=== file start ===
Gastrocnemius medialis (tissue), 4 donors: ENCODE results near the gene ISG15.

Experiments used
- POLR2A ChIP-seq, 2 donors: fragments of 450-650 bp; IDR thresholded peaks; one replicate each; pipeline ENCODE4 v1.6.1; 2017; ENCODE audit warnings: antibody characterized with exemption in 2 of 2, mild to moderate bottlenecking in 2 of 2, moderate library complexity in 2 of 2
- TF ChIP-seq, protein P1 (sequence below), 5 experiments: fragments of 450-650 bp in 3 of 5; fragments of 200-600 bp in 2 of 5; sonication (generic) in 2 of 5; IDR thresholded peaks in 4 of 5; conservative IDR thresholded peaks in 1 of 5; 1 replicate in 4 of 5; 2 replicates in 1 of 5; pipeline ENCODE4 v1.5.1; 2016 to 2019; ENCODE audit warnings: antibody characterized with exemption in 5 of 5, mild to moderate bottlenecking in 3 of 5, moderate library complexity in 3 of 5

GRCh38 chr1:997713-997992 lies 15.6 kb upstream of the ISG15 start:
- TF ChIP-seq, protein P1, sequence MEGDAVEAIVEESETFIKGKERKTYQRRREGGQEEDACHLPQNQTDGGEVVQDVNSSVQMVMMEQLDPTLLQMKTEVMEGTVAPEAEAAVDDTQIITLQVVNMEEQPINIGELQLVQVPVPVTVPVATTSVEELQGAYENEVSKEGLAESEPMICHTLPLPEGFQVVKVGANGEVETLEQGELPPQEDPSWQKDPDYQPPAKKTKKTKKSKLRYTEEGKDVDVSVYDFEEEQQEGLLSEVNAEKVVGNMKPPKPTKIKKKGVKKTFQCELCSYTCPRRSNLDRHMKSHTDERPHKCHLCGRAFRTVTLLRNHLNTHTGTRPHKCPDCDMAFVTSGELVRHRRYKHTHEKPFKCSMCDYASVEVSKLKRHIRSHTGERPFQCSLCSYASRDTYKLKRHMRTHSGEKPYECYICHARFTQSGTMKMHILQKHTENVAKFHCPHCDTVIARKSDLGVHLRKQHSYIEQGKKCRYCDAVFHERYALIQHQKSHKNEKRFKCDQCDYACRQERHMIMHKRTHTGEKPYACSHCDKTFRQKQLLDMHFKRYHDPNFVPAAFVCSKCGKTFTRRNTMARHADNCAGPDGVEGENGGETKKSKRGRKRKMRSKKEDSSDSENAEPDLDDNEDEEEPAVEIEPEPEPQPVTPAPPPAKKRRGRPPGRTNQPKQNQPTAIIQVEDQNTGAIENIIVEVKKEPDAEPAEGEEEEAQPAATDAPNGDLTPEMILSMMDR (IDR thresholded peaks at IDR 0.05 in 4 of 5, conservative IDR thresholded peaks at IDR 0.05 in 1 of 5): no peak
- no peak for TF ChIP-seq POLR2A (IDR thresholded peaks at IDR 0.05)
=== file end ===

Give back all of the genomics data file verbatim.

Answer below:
Gastrocnemius medialis (tissue), 4 donors: ENCODE results near the gene ISG15.

Experiments used
- POLR2A ChIP-seq, 2 donors: fragments of 450-650 bp; IDR thresholded peaks; one replicate each; pipeline ENCODE4 v1.6.1; 2017; ENCODE audit warnings: antibody characterized with exemption in 2 of 2, mild to moderate bottlenecking in 2 of 2, moderate library complexity in 2 of 2
- TF ChIP-seq, protein P1 (sequence below), 5 experiments: fragments of 450-650 bp in 3 of 5; fragments of 200-600 bp in 2 of 5; sonication (generic) in 2 of 5; IDR thresholded peaks in 4 of 5; conservative IDR thresholded peaks in 1 of 5; 1 replicate in 4 of 5; 2 replicates in 1 of 5; pipeline ENCODE4 v1.5.1; 2016 to 2019; ENCODE audit warnings: antibody characterized with exemption in 5 of 5, mild to moderate bottlenecking in 3 of 5, moderate library complexity in 3 of 5

GRCh38 chr1:997713-997992 lies 15.6 kb upstream of the ISG15 start:
- TF ChIP-seq, protein P1, sequence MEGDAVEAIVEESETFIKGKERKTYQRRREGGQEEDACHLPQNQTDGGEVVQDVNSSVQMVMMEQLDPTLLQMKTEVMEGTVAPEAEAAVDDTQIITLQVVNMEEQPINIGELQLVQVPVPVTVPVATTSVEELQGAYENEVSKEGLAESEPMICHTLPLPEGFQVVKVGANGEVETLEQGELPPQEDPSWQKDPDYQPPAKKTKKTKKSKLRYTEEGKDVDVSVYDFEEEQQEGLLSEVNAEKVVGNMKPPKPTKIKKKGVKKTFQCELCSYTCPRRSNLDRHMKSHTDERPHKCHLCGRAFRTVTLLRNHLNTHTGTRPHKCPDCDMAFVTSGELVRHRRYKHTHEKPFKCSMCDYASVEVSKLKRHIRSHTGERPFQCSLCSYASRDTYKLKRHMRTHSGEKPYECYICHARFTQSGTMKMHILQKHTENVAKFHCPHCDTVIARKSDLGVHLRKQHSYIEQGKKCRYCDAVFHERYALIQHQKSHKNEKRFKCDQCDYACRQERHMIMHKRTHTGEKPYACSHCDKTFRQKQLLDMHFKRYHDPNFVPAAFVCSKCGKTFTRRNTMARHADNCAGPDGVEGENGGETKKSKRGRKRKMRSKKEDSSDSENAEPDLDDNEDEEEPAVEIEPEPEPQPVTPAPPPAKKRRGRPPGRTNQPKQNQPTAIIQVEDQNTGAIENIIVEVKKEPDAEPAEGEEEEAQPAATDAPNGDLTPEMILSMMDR (IDR thresholded peaks at IDR 0.05 in 4 of 5, conservative IDR thresholded peaks at IDR 0.05 in 1 of 5): no peak
- no peak for TF ChIP-seq POLR2A (IDR thresholded peaks at IDR 0.05)